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Canada's Immigration Minister Chris Alexander. REUTERS/Chris Wattie (CANADA - Tags: POLITICS) (CHRIS WATTIE/REUTERS)
Canada's Immigration Minister Chris Alexander. REUTERS/Chris Wattie (CANADA - Tags: POLITICS) (CHRIS WATTIE/REUTERS)

Globe editorial

Cruel to take health care away from refugee claimants Add to ...

It’s not often that a bad piece of policy dreamed up by Ottawa actually ends up endangering lives. But on Friday, the Federal Court found that cuts to refugee health care have accomplished exactly that, targeting vulnerable people in a way so harmful that Justice Anne Mactavish found it constitutes “cruel and unusual treatment.” The judge found that “lives are being put at risk.” The government now has exactly four months to restore refugee health care. It also has the option of appealing to a higher court. We’re not sure we can agree with the judge’s expansive interpretation of the court’s power to set government policy. But nobody can disagree that this government policy was a very bad idea.

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Ottawa slashed medical benefits for newcomers in 2012, leaving most immigrants with basic, essential health care, but without supplements such as vision and dental care. However, rejected refugee claimants – and claimants from countries the government deems safe – are eligible for care only under the most dire of circumstances, namely when they pose a threat to public health.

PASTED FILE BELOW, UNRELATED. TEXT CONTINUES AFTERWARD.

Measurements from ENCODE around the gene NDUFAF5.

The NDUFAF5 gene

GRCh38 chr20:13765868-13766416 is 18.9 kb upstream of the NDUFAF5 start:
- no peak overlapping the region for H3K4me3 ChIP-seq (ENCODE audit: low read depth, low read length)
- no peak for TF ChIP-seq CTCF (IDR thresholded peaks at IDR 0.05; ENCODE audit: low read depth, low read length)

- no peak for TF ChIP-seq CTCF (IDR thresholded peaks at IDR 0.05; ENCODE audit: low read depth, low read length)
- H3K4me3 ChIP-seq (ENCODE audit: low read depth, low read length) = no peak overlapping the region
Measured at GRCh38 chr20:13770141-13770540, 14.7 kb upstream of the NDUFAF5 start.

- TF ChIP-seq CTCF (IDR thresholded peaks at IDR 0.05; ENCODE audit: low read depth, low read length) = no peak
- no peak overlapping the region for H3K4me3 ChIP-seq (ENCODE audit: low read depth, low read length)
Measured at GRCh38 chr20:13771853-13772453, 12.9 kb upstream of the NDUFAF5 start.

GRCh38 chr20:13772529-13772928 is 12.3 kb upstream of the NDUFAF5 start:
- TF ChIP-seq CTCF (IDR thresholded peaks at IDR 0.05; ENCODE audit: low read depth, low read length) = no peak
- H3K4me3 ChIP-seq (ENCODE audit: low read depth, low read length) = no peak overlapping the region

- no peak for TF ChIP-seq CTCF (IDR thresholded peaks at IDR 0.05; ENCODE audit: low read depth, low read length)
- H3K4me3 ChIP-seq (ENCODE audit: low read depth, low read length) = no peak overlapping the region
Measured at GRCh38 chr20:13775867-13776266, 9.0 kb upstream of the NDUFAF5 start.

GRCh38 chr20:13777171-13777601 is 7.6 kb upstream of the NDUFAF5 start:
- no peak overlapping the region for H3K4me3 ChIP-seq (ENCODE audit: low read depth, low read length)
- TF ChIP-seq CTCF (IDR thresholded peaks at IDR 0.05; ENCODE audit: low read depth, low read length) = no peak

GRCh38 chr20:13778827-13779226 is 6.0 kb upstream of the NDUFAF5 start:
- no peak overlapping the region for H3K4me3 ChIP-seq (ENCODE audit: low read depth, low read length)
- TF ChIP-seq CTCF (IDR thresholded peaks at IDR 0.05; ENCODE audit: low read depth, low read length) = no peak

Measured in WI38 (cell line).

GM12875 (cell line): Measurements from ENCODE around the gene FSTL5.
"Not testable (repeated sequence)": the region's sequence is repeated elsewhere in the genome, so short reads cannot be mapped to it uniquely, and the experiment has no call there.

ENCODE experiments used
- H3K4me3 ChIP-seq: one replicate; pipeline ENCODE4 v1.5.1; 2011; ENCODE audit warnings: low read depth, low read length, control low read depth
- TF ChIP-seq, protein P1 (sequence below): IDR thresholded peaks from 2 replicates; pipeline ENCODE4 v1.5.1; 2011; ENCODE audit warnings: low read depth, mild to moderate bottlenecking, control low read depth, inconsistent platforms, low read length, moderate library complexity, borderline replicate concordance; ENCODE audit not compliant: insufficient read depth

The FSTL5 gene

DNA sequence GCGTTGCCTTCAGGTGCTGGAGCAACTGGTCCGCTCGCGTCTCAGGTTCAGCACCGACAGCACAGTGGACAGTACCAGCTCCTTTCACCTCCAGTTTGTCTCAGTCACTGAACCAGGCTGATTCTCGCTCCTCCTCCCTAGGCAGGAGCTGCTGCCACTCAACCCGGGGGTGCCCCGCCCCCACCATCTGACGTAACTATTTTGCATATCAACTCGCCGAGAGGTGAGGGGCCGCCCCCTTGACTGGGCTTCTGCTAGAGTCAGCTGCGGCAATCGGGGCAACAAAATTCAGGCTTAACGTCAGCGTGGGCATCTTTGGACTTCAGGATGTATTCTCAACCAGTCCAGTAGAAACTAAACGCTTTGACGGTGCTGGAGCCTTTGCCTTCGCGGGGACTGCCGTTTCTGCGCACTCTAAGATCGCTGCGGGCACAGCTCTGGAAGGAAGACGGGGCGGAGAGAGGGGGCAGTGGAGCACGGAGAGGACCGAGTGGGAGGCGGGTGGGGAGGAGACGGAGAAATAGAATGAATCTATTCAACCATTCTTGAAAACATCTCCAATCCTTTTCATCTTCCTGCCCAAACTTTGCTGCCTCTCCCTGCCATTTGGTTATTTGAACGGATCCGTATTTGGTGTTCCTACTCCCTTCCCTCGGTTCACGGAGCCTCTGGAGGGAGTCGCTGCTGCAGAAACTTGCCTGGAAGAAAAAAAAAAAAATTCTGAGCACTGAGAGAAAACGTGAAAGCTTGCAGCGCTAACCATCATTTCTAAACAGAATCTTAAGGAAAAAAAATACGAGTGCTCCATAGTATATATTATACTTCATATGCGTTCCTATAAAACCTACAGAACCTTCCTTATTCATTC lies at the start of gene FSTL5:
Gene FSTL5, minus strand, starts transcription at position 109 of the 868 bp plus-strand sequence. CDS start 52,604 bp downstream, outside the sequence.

The problems with the federal cuts to refugee health care begin with the rationale used by government to introduce them in the first place: cost, deterring false refugee claims and equity – the idea that refugees are receiving better health care than Canadians. The court found the government wrong on all counts.

Citizenship and Immigration Minister Chris Alexander defended the cuts by saying they would save taxpayers $100-million over five years. The calculation was always suspect. It never factored in hidden costs, such as those incurred by neglecting certain health conditions as a result of no coverage. Mr. Alexander consistently argued that any refugee with a serious illness could still turn to hospital emergency rooms, as if that came at no cost. The government also argued the cuts would reduce the number of bogus refugees coming to Canada simply to access the country’s health care. Ottawa’s decision to penalize potential offenders by depriving every claimant in that category of health care is a kind of collective punishment. A court of law presumes innocence until guilt is proven. When it comes to refugee claimants, Ottawa should at least extend the same benefit of the doubt.

The Federal Court ruling reverses the government’s dumb cuts to refugee health care. There’s a legitimate concern about bogus refugee claimants abusing the system. This health care policy, a weapon that has now come back to wound its creator, was never the right way to deal with the problem.

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